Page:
OCTOBER 14, 2015
THIS INTERVIEW is an edited version of an email conversation between Colin Winnette and Robert Kloss, two novelists who like to mingle the historical with the fictional. Both are drawn as well to examining acts of violence and to the American urge to push westward. Kloss’s new book, The Revelator, follows the rise of the prophet Joseph Smith from country boy to religious icon. Haints Stay is Colin Winnette’s take on the Western, a novel about hired killers, foundlings, and revenge.
ROBERT KLOSS: Film critics have been discussing the slow death of the Western for as long as I can remember. As novelists, I think, we are both drawn to the genre. So my first question for you is what drew you to this particular genre and did you have any concerns about the Western’s relevance in the 21st century?
COLIN WINNETTE: Can a genre really die? Maybe it gets boring or overplayed or we go through a period where no one is skewing it in a fresh way or breaking expectations, but dead? That line of thinking is depleting and unfun, right? Genre is just a way of categorizing books. You can re-sort them and discover new groupings for books that might otherwise have been written off as “a type of Western.” Our books can loosely be called “Westerns,” but they are different from one another in just about every other way. Your new book is much more in conversation with your previous books than with mine or any other “Western.” The Kloss mythology has its own unique tenor.
I don’t think a genre can die out — they only go in and out of popularity.
Every novel I’ve completed to this point — The Alligators of Abraham and The Revelator and an as yet unpublished book called The Woman Who Lived Amongst the Cannibals — involves a journey westward. I think that has more to do with my interest in the construction of America than my interest in genre, though. I think what I drive at is closer to the old myths and legends, the national myths and legends of the oldest poems and epics. I think as a culture and as a literature we lose something when the poets and storytellers abdicate the telling of the national myth to historians and academics.
That’s one of the many pleasures in your book. The images and events flicker between having the authority of a legend and that of a compellingly unique fictional world. How much actual research went into this retelling?
I begin with biographies and histories, mostly as a means of building a foundation and acquiring inspiration. From there I move to creative leaps. I will Google, a little, and I will go to the library, but I am not interested in direct experience. I waited until after my novel about the Civil War was published before I toured my first battlefield. I write about the West a lot, but until I moved to Boulder, Colorado, a few weeks ago, Minnesota was the farthest west I had been. Until last night I had never been on a mountain although I frequently depict climbing one in The Revelator. I like that remove from “fact” and direct experience when working, and once something rings true to my imagination then I have no interest in going further.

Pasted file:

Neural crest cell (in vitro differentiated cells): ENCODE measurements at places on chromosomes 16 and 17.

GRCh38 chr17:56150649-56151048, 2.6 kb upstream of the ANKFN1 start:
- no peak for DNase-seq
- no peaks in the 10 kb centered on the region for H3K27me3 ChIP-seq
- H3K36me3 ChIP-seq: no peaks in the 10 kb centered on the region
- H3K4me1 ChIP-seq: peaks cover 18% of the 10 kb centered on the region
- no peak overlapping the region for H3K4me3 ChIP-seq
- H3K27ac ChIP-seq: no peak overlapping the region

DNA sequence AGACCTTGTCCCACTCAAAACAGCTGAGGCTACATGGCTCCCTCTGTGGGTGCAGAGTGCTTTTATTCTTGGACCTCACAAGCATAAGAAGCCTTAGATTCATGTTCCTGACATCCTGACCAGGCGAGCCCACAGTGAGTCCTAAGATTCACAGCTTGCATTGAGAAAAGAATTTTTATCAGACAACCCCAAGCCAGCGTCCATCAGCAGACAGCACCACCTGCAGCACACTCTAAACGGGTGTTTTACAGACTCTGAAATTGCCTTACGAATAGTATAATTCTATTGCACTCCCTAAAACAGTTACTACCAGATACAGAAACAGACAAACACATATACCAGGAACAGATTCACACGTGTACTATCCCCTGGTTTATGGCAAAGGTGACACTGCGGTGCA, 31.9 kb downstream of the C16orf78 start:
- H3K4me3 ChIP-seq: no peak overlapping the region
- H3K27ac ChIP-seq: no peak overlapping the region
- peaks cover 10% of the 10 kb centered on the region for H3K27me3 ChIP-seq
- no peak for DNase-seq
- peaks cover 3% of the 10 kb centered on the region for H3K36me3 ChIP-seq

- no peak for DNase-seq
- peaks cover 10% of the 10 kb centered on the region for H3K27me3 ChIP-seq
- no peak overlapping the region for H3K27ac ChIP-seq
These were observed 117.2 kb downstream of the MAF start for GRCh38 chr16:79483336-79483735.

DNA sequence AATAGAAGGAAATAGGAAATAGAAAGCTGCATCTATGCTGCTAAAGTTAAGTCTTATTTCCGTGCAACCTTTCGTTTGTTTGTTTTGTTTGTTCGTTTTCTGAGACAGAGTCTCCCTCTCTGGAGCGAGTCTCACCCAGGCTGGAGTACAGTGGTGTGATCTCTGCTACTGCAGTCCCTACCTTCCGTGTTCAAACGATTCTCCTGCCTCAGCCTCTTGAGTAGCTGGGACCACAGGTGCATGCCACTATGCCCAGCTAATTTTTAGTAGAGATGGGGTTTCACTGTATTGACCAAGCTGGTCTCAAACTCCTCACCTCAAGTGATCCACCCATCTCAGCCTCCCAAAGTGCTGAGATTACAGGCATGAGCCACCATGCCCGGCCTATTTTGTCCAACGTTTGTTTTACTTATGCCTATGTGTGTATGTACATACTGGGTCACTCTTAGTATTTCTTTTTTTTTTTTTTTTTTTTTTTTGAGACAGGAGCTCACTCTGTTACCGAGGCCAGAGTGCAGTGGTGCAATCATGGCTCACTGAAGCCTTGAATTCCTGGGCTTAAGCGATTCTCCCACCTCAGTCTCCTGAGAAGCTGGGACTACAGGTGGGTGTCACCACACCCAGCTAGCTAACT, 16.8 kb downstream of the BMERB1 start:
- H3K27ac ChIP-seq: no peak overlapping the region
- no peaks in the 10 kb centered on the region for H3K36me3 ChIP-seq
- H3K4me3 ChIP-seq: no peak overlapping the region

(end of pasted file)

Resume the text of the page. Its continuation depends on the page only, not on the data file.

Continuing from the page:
Wait, you were on a mountain for the first time last night? How did you feel?
Well, I brought a pen and notepad and the only word I jotted was “terror.” You drive miles above the town you live in, and the entire route is winding, mostly unpaved, and there are seldom any rails between you and these steep drops to the world below. Our friends, who are pretty experienced in hiking mountains, drove us to a little town leftover from the Gold Rush called Gold Hill. People live there and work there, in buildings mostly dating back to the Rush. The proprietor of one shop told us about a mountain lion that he had watched leap across a road from a standing position; outside, we found mountain lion warning signs that offer this advice: “don’t give up.” We wandered around for about a half hour and then we drove back down. There’s a beauty and a grandeur and a freedom to being on a mountain, I found, but, yes, also anxiety and terror.
Haints Stay is so fantastic and feverish and yet so grounded and vivid that I assume some research went into the writing. Did you take up shooting or observe a pig being slaughtered? Sleep in the open? And I also wonder if Haints Stay was built from other works in the genre; did you have Cormac McCarthy and Charles Portis on your mind? I caught at least one reference to Adventures of Huckleberry Finn.
I’ve gone shooting many times, and (separately) seen animals slaughtered. I have also slept out in the open. I didn’t set out to write about things I’d done, or do things I hoped to write about, but I guess that stuff does come bubbling up to the surface.
Haints Stay was more intentionally built from movies than novels or experiences, though I’m pretty sure all the movies I watched were based on books or short stories — something that is notably common in the Western. I was interested in the stage dressing of the Western. But I didn’t let myself read many Westerns, though I wanted to. If they influenced Haints Stay, it was through gauzy layers of interpretation or my own bad memory.
I liked what you said about the distance between “fact” or direct experience and imagination when you’re working. Outside of feeding the imagination, is there a place for fact in fiction?